Veterans Benefits Information

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Veterans Benefits Information

Legion Baseball registration open for 2020 season

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Registration for the 2020 season of American Legion Baseball is open, along with the purchase of insurance. There is an overall decrease of 14 percent in insurance premiums from last season.

Register online at baseball.legion.org.

The early deadline for registration is May 15. Teams registered after May 15 will be subject to a $200 late fee through the final deadline of June 1. Please note that each American Legion department may set an earlier deadline for registration.

Registration fees for senior teams is $50 for national registration, $35 for administrative fees and either $200 for season personal accident or $130 for year-round coverage. General liability costs is $104.

Fees for junior teams is $25 for national registration, $35 for administrative fees and either $160 for season personal accident or $110 for year-round coverage. General liability costs is $71.

State fees, if applicable, will vary by state.

To learn more about your specific department’s state fees and deadlines, contact your department chairmen.


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American Legion looking for National Oratorical Contest volunteers

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The American Legion is looking for volunteers to help with the 2020 National High School Oratorical Contest Finals in Indianapolis, April 18-19.

The contest is held is at the Wyndham Indianapolis West hotel, where more than 50 youth from across the country deliver a speech on the U.S. Constitution. The top three finalists will compete for $52,000 in scholarships.

Volunteers will be provided with specific contest details, a job responsibility and training. All expenses related to volunteering with the contest, such as travel, housing and food, are paid for by the volunteer.

To volunteer, fill out the form online here.


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Friendly wager results in donation to Child Welfare Foundation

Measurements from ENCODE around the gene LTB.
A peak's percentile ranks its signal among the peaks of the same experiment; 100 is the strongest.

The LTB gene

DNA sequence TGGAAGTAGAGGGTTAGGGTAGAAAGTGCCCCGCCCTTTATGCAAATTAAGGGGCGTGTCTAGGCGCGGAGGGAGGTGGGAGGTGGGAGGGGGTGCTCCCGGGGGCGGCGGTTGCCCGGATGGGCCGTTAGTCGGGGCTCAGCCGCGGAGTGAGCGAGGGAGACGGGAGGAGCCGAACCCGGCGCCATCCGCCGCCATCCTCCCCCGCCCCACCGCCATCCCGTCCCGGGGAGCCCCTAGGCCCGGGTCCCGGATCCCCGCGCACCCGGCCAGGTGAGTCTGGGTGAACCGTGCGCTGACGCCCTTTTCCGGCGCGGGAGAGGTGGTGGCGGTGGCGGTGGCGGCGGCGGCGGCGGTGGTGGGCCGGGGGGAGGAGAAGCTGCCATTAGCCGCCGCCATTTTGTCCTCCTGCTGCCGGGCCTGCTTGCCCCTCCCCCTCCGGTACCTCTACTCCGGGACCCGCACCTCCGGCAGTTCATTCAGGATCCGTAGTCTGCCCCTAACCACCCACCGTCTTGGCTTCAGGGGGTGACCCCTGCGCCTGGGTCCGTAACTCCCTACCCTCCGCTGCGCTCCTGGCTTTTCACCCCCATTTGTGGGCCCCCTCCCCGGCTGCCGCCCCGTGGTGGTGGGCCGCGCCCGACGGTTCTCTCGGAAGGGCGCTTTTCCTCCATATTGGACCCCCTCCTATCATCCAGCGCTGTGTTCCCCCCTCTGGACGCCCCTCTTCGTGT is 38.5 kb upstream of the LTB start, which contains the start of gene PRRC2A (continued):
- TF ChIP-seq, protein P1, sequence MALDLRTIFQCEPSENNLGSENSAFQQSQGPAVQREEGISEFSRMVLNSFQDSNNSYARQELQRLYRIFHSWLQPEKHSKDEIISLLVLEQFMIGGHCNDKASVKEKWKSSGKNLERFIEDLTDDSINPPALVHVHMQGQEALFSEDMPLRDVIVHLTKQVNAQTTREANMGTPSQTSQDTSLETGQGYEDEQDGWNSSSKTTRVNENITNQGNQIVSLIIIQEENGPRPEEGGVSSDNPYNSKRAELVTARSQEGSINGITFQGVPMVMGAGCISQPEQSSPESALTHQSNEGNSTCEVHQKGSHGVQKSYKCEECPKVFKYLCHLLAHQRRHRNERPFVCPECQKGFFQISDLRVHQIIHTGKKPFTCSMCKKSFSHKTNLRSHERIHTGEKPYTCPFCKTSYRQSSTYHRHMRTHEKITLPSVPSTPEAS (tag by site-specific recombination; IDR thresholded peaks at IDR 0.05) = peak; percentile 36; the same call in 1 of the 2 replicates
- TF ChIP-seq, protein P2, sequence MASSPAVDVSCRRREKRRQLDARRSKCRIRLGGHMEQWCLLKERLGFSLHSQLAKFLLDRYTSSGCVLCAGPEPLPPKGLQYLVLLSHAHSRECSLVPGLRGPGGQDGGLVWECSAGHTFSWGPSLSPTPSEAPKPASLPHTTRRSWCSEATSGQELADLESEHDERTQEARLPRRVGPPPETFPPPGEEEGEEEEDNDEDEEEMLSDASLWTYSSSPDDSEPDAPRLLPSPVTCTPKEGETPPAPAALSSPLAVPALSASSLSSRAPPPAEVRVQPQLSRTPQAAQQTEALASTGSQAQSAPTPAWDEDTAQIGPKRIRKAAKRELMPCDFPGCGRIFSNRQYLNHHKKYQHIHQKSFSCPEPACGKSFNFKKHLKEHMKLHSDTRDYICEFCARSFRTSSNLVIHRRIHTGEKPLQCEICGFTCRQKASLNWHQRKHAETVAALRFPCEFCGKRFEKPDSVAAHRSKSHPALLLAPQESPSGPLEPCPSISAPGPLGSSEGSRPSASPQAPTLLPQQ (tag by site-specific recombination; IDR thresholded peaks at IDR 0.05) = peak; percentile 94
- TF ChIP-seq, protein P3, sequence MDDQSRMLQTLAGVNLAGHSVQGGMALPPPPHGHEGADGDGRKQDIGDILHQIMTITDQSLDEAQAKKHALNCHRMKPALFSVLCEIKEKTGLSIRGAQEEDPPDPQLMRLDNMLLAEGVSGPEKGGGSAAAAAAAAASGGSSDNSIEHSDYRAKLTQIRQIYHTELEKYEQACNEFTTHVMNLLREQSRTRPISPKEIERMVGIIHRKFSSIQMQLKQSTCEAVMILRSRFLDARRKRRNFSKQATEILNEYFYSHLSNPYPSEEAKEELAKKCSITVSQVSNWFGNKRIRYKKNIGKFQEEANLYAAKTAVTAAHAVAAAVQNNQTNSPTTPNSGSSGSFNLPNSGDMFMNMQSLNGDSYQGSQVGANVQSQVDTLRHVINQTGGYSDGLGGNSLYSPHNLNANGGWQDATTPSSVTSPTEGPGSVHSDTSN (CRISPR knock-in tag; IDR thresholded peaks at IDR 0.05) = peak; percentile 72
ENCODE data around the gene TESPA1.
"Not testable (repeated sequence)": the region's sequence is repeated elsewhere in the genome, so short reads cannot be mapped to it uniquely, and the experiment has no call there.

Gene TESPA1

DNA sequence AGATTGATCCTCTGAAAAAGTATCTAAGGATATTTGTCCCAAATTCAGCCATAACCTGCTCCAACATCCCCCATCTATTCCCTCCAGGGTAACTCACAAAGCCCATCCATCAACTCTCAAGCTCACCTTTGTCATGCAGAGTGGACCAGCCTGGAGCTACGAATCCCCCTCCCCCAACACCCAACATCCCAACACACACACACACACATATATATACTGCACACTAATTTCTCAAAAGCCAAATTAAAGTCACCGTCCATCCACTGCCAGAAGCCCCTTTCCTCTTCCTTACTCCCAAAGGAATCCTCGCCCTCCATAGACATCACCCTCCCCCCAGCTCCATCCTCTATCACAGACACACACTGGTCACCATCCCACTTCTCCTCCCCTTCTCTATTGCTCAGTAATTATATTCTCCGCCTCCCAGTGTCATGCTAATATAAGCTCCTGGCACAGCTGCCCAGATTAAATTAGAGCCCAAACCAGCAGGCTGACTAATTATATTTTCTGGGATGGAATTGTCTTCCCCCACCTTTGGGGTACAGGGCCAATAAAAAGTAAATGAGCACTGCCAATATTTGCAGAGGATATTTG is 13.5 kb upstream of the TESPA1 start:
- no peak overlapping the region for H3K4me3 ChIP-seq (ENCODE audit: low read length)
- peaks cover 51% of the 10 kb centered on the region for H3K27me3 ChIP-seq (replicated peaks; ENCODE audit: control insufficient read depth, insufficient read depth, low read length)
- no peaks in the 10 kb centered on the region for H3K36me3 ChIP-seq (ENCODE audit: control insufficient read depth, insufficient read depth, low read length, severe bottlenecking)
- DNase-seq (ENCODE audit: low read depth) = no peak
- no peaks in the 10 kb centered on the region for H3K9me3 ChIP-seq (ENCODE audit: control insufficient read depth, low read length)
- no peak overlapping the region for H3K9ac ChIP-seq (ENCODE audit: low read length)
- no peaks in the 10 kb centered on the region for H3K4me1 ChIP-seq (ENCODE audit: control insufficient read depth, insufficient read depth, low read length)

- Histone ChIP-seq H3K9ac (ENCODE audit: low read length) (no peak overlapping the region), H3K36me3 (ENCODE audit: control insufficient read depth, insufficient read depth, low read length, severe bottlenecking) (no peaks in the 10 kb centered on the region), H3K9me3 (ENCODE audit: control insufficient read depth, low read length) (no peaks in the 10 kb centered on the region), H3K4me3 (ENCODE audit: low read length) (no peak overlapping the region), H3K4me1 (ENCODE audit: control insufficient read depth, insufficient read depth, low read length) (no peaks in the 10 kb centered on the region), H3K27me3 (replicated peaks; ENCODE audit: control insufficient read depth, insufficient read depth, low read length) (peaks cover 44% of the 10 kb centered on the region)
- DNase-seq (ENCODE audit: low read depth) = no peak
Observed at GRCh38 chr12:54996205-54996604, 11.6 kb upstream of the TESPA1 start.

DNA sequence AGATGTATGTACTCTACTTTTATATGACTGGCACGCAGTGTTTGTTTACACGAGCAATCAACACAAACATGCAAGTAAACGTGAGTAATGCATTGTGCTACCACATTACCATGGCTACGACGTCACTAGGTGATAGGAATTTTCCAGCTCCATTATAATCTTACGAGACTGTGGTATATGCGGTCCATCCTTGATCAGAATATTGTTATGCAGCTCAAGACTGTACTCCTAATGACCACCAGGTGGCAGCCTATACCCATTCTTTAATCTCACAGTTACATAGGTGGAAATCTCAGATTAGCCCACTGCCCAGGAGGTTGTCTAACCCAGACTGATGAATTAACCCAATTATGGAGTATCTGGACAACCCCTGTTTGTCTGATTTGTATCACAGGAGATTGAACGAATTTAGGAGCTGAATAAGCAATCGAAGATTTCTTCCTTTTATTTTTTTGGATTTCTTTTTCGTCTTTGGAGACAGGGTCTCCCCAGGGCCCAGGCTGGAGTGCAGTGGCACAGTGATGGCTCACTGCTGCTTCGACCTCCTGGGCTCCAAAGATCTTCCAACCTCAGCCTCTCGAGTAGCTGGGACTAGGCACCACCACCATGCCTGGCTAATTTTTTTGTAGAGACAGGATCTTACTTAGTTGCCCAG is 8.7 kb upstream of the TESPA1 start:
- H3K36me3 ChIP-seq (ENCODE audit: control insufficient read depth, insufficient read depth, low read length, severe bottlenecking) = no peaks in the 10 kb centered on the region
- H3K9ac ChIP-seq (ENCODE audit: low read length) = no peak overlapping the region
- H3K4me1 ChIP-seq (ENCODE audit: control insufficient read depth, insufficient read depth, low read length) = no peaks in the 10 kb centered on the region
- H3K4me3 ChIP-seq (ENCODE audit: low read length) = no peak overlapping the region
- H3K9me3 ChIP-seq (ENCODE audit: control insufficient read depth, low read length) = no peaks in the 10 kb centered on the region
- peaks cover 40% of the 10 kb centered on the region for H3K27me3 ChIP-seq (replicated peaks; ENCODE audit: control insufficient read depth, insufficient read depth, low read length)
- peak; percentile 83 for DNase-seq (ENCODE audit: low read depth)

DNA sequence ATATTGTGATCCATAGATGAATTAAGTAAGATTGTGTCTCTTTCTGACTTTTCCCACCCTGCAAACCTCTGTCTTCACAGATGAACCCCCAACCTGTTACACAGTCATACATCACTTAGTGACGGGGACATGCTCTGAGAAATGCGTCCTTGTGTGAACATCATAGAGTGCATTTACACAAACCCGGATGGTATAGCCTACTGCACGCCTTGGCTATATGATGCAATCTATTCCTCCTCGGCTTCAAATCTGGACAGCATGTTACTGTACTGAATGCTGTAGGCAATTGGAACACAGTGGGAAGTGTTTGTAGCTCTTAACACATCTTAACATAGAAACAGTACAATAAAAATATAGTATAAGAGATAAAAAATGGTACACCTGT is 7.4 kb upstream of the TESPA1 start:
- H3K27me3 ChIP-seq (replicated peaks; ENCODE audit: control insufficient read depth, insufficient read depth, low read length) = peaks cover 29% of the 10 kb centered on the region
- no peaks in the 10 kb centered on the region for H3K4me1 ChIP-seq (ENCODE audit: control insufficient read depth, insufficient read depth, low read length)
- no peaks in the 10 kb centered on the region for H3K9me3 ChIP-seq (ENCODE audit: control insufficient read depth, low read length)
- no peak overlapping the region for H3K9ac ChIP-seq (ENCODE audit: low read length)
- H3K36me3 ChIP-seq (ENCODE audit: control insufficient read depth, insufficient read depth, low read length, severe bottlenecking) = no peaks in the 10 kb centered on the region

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The offer of a friendly Twitter wager on the NFL playoffs will result in a nice donation to The American Legion Child Welfare Foundation (CWF).

In the day’s leading up to the Seattle-Green Bay game in the NFC Divisional Round of the playoffs, the American Legion Department of Washington’s Twitter account (@WALegionMembers) proposed a bet to the Department of Wisconsin’s account (@WIlegion). The losing team’s department would make a donation to the CWF, which provides grants to nonprofit organizations for projects that contribute to the physical, mental, emotional and spiritual welfare of children.

Green Bay won 28-23, and the Department of Washington was good to its word, tweeting out “Our word is our bond. Even though the #Seahawks lost and @WIlegion didn't take our bet, @WALegionMembers will make a $230 ($10 per each @Seahawks points) donation to @americanlegion Child Welfare Foundation on behalf of @walegionCDR for Natl CDR Oxford.”

The department later tweeted out a picture of a check for $230 that was sent to National Headquarters. And the morning after the game, Twitter user K. Rudolph (@scientwest) responded to Washington’s account, stating that Wisconsin Legionnaires “will match your donation with $280 for the #GoPackGo win.”


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Veteran homelessness reaches 10-year low, but unused housing vouchers could help more vets

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Housing and veterans officials told House lawmakers Tuesday that the veteran homeless rate has dropped to a 10-year low as thousands of federal vouchers that could help get more veterans off the streets went unused.

“There are so many unused vouchers and so many homeless veterans remaining,” Keith Harris, the national director of clinical operations for Veterans Health Administration, said Tuesday during a House Committee on Veterans’ Affairs hearing on veteran homelessness.